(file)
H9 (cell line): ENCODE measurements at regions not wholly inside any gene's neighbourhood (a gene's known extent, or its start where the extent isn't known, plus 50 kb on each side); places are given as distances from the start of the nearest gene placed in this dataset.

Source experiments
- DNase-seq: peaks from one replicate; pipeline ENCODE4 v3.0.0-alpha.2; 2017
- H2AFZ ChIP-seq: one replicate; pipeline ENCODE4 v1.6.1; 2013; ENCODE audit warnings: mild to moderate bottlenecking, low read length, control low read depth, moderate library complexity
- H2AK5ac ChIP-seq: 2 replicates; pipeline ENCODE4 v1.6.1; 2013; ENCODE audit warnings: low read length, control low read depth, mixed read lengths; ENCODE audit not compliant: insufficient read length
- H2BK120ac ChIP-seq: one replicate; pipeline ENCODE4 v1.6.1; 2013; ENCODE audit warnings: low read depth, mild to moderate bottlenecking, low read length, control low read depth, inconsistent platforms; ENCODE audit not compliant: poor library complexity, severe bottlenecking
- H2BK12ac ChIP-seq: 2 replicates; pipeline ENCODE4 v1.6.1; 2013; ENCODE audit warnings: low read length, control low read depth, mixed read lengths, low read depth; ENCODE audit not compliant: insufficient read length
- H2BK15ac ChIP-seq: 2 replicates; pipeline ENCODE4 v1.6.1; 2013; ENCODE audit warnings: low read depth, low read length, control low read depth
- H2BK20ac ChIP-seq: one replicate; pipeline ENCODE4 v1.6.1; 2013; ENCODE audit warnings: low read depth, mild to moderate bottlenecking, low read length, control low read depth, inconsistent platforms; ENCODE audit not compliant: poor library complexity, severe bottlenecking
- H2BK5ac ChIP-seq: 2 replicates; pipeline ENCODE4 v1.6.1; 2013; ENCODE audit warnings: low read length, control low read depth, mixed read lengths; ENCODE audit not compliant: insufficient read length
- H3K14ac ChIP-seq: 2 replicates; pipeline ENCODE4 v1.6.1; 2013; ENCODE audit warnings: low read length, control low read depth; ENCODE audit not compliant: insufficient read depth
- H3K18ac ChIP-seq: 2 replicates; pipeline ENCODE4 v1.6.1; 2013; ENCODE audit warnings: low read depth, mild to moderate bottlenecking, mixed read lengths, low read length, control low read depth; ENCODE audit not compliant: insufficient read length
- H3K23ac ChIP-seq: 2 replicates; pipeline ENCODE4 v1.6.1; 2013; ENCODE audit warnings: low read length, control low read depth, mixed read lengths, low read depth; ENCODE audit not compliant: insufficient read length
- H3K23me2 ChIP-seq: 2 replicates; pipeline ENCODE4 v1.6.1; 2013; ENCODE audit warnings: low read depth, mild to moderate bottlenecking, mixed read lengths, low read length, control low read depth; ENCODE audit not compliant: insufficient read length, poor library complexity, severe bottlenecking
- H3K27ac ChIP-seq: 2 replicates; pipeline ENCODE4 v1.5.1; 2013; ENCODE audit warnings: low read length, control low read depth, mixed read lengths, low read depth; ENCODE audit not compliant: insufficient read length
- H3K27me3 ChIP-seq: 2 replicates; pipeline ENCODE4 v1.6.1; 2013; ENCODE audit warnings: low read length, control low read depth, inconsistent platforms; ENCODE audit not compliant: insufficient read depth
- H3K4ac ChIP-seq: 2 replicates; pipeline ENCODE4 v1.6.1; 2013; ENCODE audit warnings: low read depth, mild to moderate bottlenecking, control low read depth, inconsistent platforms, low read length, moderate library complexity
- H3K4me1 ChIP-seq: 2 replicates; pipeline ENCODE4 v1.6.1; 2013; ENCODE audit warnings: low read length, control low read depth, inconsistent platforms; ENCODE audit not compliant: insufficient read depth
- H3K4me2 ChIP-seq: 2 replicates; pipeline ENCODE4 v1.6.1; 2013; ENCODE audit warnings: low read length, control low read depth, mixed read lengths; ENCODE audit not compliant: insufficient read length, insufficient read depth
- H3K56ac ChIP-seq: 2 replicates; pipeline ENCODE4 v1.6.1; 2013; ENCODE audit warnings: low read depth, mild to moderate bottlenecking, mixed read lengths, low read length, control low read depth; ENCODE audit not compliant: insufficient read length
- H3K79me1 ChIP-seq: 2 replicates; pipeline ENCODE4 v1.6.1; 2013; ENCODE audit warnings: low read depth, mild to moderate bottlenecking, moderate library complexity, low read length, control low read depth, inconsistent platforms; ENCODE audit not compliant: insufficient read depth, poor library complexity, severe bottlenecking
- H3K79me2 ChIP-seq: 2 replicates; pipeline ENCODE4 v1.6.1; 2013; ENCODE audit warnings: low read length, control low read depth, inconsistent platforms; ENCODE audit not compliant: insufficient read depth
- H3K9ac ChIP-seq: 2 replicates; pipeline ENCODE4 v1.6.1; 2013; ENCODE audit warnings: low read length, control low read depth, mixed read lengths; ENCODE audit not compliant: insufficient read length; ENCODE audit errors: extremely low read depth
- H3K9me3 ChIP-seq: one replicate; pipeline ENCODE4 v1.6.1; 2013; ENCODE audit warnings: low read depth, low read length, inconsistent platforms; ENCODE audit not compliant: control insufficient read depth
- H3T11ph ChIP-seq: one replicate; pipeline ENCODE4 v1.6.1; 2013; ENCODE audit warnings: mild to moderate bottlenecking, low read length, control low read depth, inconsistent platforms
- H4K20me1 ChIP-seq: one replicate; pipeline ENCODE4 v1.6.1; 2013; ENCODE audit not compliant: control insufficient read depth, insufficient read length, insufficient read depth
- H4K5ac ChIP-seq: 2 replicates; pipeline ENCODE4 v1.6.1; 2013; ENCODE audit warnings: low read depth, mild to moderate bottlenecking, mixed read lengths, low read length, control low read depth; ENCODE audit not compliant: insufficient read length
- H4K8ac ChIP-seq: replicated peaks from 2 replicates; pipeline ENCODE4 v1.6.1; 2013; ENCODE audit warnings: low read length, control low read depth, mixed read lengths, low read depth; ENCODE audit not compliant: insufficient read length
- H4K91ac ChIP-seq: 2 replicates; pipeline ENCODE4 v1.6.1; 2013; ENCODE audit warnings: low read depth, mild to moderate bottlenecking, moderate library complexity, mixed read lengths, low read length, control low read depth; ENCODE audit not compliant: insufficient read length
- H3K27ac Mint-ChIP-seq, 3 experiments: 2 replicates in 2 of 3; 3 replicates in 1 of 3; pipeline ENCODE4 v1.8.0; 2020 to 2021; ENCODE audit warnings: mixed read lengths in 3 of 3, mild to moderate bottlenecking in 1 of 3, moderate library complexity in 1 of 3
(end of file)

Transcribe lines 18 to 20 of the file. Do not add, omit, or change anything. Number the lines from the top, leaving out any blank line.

- H3K4me1 ChIP-seq: 2 replicates; pipeline ENCODE4 v1.6.1; 2013; ENCODE audit warnings: low read length, control low read depth, inconsistent platforms; ENCODE audit not compliant: insufficient read depth
- H3K4me2 ChIP-seq: 2 replicates; pipeline ENCODE4 v1.6.1; 2013; ENCODE audit warnings: low read length, control low read depth, mixed read lengths; ENCODE audit not compliant: insufficient read length, insufficient read depth
- H3K56ac ChIP-seq: 2 replicates; pipeline ENCODE4 v1.6.1; 2013; ENCODE audit warnings: low read depth, mild to moderate bottlenecking, mixed read lengths, low read length, control low read depth; ENCODE audit not compliant: insufficient read length